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Introduction to the annual report 2002

The third in the series of annual reports published by Statistics Canada on the health of Canadians highlights communities, with new information, mainly from the 2000/01 Canadian Community Health Survey (CCHS).

Communities are viewed from several perspectives:

  • Geographically, with analyses of the health regions that have been created by provincial health departments.
  • Culturally, with articles examining two specific communities - Aboriginal Canadians living off-reserve and immigrants.
  • Socio-economically, with studies of urban neighbourhoods defined by their level of income.

The strategy for releasing this annual report has changed this year. Individual articles will be published electronically over the next two months, and a final report will be printed and distributed in the fall.

The first section of the report describes the health of Canadians at the community level, comparing 139 health regions in the country, grouped into "peer groups" on the basis of their socio-demographic characteristics. One of the articles in this section compares health outcomes (life expectancy, disability-free life expectancy and self-reported health) and risk factors (for example, smoking and obesity) within peer groups. A second article asks, using multi-level analysis, whether the community itself influences health. The analysis demonstrates that while individual factors are the most influential, differences between communities remain even when many of these individual factors are taken into account. A final article in this section shows wide variations between health regions in the level of self-reported unmet health care needs.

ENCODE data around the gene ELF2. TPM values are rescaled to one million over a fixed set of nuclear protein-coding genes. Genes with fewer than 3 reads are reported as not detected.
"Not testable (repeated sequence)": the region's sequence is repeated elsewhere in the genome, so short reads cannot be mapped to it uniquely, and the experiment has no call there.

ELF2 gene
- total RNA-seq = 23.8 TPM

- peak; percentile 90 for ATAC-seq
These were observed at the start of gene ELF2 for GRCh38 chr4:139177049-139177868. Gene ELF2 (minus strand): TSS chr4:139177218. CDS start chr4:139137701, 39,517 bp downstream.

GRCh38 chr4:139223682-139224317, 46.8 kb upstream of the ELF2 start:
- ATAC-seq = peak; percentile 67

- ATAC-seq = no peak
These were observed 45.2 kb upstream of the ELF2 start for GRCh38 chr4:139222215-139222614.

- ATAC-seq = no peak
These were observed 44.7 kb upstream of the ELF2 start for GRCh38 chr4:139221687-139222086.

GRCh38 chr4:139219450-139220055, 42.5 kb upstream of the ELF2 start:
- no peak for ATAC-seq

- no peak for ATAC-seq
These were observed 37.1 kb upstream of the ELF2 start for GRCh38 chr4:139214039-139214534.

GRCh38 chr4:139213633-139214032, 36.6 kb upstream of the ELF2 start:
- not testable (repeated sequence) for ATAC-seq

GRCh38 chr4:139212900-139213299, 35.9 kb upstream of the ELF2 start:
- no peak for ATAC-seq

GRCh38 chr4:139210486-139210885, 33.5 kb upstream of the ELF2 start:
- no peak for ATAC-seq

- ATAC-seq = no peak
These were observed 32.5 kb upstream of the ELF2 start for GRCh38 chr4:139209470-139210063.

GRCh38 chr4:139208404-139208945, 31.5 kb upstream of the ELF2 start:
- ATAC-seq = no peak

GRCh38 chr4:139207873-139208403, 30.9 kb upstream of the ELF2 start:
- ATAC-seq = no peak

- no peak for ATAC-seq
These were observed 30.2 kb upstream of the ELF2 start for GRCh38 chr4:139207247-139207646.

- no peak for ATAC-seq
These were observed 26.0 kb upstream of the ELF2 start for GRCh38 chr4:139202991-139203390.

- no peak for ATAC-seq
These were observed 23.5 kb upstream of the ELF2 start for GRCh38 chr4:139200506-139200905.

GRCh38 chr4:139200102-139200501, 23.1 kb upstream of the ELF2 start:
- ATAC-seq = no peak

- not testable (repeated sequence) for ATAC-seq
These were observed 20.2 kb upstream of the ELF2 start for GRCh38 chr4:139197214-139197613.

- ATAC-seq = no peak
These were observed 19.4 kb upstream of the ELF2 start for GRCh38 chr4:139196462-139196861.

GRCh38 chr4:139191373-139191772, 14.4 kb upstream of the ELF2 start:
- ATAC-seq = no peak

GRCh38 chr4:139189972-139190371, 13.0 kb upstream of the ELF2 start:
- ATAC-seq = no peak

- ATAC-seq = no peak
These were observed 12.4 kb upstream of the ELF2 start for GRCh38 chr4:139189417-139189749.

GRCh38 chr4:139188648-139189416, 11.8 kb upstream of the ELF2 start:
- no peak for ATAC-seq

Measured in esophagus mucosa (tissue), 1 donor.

The section of the report focusing on cultural communities contains one article on the off-reserve Aboriginal population, and two on immigrants. Information from the 2000/01 CCHS shows the off-reserve Aboriginal population to generally have poorer health status than the rest of the Canadian population. This pattern, however, prevailed in the provinces, but not in the north. Many of the health inequalities are attributable not only to socio-economic status, but also to health behaviours, such as smoking and obesity. Contacts with health care professionals whose services are publicly funded were similar between the Aboriginal and non-Aboriginal populations, although there was a difference in the use of services that are not funded, notably dentists.

One of the articles dealing with immigrants shows that while immigrants tend to be healthier than the Canadian-born population, as their time in Canada lengthens, differences diminish. The second article focuses on the prevalence of depression and on alcohol use among immigrants.

The final section of the report presents two analyses of trends in key mortality indicators and specific causes of death in association with neighbourhood income. There has been overall significant improvement during the past 30 years, reflected in longer life expectancy and reduced disparities between lower- and higher-income Canadians.

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Date Modified: 2003-11-19 Important Notices